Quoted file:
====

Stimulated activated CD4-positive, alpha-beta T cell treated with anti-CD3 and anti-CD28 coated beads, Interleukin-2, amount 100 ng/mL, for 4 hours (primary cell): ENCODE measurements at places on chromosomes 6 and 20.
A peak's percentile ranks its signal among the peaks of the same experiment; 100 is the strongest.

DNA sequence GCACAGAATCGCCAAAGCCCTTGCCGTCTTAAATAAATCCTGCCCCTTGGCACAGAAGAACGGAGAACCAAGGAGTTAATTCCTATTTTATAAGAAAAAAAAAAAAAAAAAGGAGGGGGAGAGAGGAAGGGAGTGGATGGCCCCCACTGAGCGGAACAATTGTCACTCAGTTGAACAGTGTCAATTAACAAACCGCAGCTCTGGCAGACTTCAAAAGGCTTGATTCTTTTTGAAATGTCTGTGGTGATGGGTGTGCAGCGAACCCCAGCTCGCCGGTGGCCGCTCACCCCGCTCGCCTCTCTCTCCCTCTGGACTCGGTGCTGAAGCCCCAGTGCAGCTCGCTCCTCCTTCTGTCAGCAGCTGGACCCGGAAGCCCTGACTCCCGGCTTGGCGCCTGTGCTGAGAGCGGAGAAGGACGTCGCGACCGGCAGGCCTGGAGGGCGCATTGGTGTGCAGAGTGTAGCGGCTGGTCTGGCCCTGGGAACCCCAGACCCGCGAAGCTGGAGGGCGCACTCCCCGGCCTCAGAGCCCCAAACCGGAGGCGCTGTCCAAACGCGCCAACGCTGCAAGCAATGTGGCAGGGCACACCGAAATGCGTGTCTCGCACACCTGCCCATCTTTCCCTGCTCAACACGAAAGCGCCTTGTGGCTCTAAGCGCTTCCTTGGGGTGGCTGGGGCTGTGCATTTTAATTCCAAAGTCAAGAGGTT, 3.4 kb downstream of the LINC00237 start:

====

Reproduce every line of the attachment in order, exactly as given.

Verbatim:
Stimulated activated CD4-positive, alpha-beta T cell treated with anti-CD3 and anti-CD28 coated beads, Interleukin-2, amount 100 ng/mL, for 4 hours (primary cell): ENCODE measurements at places on chromosomes 6 and 20.
A peak's percentile ranks its signal among the peaks of the same experiment; 100 is the strongest.

DNA sequence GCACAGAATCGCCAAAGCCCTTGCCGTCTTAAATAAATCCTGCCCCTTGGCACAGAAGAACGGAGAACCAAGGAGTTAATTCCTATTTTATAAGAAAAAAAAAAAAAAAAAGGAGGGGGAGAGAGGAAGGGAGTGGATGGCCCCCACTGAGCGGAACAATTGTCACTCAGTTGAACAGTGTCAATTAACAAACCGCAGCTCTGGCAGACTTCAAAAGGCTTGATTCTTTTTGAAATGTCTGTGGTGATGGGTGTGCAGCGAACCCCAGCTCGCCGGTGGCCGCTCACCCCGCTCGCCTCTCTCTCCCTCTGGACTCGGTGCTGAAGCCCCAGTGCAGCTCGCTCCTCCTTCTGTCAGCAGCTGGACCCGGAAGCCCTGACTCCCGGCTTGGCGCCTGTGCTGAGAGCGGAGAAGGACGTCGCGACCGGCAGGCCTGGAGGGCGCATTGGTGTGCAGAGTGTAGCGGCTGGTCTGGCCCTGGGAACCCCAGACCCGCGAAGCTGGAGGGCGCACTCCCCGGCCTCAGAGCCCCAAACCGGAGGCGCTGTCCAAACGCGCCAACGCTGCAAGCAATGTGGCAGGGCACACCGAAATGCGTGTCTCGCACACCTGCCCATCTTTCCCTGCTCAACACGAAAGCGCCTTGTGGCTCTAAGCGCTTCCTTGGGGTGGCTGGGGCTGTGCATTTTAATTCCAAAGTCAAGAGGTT, 3.4 kb downstream of the LINC00237 start: